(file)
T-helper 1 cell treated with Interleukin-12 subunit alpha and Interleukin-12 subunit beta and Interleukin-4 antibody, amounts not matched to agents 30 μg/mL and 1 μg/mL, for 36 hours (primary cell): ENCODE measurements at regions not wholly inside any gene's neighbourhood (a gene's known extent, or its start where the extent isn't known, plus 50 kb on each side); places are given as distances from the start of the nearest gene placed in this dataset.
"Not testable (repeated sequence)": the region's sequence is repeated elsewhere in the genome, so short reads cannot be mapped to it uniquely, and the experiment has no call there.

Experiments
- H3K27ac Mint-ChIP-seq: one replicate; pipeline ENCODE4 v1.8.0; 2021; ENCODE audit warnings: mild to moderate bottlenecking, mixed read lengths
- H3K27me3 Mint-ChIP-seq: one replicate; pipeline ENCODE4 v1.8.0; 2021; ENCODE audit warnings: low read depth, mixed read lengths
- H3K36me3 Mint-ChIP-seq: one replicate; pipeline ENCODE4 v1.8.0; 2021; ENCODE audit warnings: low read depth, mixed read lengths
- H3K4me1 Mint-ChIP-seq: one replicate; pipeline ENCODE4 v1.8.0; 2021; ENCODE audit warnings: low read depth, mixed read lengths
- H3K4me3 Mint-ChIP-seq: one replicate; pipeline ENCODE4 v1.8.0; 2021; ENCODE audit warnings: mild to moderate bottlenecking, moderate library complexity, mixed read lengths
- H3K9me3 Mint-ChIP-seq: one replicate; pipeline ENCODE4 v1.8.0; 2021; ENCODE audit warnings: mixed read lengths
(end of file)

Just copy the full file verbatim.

T-helper 1 cell treated with Interleukin-12 subunit alpha and Interleukin-12 subunit beta and Interleukin-4 antibody, amounts not matched to agents 30 μg/mL and 1 μg/mL, for 36 hours (primary cell): ENCODE measurements at regions not wholly inside any gene's neighbourhood (a gene's known extent, or its start where the extent isn't known, plus 50 kb on each side); places are given as distances from the start of the nearest gene placed in this dataset.
"Not testable (repeated sequence)": the region's sequence is repeated elsewhere in the genome, so short reads cannot be mapped to it uniquely, and the experiment has no call there.

Experiments
- H3K27ac Mint-ChIP-seq: one replicate; pipeline ENCODE4 v1.8.0; 2021; ENCODE audit warnings: mild to moderate bottlenecking, mixed read lengths
- H3K27me3 Mint-ChIP-seq: one replicate; pipeline ENCODE4 v1.8.0; 2021; ENCODE audit warnings: low read depth, mixed read lengths
- H3K36me3 Mint-ChIP-seq: one replicate; pipeline ENCODE4 v1.8.0; 2021; ENCODE audit warnings: low read depth, mixed read lengths
- H3K4me1 Mint-ChIP-seq: one replicate; pipeline ENCODE4 v1.8.0; 2021; ENCODE audit warnings: low read depth, mixed read lengths
- H3K4me3 Mint-ChIP-seq: one replicate; pipeline ENCODE4 v1.8.0; 2021; ENCODE audit warnings: mild to moderate bottlenecking, moderate library complexity, mixed read lengths
- H3K9me3 Mint-ChIP-seq: one replicate; pipeline ENCODE4 v1.8.0; 2021; ENCODE audit warnings: mixed read lengths